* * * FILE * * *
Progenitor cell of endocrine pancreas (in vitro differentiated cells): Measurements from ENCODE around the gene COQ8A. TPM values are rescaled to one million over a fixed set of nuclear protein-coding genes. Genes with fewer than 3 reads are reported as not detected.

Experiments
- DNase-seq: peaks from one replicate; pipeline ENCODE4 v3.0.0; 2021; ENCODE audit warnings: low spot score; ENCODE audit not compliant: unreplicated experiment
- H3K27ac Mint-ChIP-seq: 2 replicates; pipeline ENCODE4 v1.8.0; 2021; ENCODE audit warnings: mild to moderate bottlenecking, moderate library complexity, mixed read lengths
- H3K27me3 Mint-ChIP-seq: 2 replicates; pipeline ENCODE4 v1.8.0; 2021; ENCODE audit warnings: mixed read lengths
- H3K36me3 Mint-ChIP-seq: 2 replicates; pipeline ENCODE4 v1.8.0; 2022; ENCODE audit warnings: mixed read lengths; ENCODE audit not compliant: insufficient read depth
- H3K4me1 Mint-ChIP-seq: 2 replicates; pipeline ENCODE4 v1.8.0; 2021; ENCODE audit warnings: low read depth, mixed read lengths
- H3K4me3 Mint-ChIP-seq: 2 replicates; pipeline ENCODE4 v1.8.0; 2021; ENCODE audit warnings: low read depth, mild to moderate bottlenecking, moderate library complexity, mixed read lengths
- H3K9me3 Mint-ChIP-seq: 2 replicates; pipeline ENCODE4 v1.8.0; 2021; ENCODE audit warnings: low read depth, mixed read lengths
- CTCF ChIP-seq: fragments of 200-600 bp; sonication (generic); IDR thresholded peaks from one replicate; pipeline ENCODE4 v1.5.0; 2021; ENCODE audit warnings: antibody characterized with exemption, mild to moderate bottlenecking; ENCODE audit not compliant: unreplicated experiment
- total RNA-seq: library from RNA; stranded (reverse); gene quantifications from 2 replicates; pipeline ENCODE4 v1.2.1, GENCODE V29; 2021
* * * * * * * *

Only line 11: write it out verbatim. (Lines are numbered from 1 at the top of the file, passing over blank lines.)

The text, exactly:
- total RNA-seq: library from RNA; stranded (reverse); gene quantifications from 2 replicates; pipeline ENCODE4 v1.2.1, GENCODE V29; 2021